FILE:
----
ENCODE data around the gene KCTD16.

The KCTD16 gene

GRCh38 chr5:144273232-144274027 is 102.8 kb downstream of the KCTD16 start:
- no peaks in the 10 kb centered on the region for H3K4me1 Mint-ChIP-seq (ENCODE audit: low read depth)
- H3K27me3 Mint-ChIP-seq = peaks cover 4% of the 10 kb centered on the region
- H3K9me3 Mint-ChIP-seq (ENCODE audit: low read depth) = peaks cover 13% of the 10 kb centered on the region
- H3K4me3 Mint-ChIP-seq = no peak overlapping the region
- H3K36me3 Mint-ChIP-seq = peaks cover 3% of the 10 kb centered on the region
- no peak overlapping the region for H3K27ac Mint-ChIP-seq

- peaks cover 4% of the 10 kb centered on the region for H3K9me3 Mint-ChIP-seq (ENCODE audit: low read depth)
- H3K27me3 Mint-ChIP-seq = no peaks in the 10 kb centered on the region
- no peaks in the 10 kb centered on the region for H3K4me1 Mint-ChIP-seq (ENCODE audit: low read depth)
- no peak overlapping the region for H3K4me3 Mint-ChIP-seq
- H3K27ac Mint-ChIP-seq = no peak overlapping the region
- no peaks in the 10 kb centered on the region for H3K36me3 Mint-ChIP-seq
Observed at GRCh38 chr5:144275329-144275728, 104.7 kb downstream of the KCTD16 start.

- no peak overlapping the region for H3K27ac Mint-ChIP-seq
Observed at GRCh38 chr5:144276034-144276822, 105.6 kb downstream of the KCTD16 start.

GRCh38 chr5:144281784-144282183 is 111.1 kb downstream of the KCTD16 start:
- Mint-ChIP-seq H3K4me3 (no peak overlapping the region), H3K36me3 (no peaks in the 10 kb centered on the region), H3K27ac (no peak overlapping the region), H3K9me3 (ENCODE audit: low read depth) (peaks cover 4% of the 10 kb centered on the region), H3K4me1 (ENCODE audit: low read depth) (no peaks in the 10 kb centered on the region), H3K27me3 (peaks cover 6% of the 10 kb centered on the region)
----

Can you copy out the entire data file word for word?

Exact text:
ENCODE data around the gene KCTD16.

The KCTD16 gene

GRCh38 chr5:144273232-144274027 is 102.8 kb downstream of the KCTD16 start:
- no peaks in the 10 kb centered on the region for H3K4me1 Mint-ChIP-seq (ENCODE audit: low read depth)
- H3K27me3 Mint-ChIP-seq = peaks cover 4% of the 10 kb centered on the region
- H3K9me3 Mint-ChIP-seq (ENCODE audit: low read depth) = peaks cover 13% of the 10 kb centered on the region
- H3K4me3 Mint-ChIP-seq = no peak overlapping the region
- H3K36me3 Mint-ChIP-seq = peaks cover 3% of the 10 kb centered on the region
- no peak overlapping the region for H3K27ac Mint-ChIP-seq

- peaks cover 4% of the 10 kb centered on the region for H3K9me3 Mint-ChIP-seq (ENCODE audit: low read depth)
- H3K27me3 Mint-ChIP-seq = no peaks in the 10 kb centered on the region
- no peaks in the 10 kb centered on the region for H3K4me1 Mint-ChIP-seq (ENCODE audit: low read depth)
- no peak overlapping the region for H3K4me3 Mint-ChIP-seq
- H3K27ac Mint-ChIP-seq = no peak overlapping the region
- no peaks in the 10 kb centered on the region for H3K36me3 Mint-ChIP-seq
Observed at GRCh38 chr5:144275329-144275728, 104.7 kb downstream of the KCTD16 start.

- no peak overlapping the region for H3K27ac Mint-ChIP-seq
Observed at GRCh38 chr5:144276034-144276822, 105.6 kb downstream of the KCTD16 start.

GRCh38 chr5:144281784-144282183 is 111.1 kb downstream of the KCTD16 start:
- Mint-ChIP-seq H3K4me3 (no peak overlapping the region), H3K36me3 (no peaks in the 10 kb centered on the region), H3K27ac (no peak overlapping the region), H3K9me3 (ENCODE audit: low read depth) (peaks cover 4% of the 10 kb centered on the region), H3K4me1 (ENCODE audit: low read depth) (no peaks in the 10 kb centered on the region), H3K27me3 (peaks cover 6% of the 10 kb centered on the region)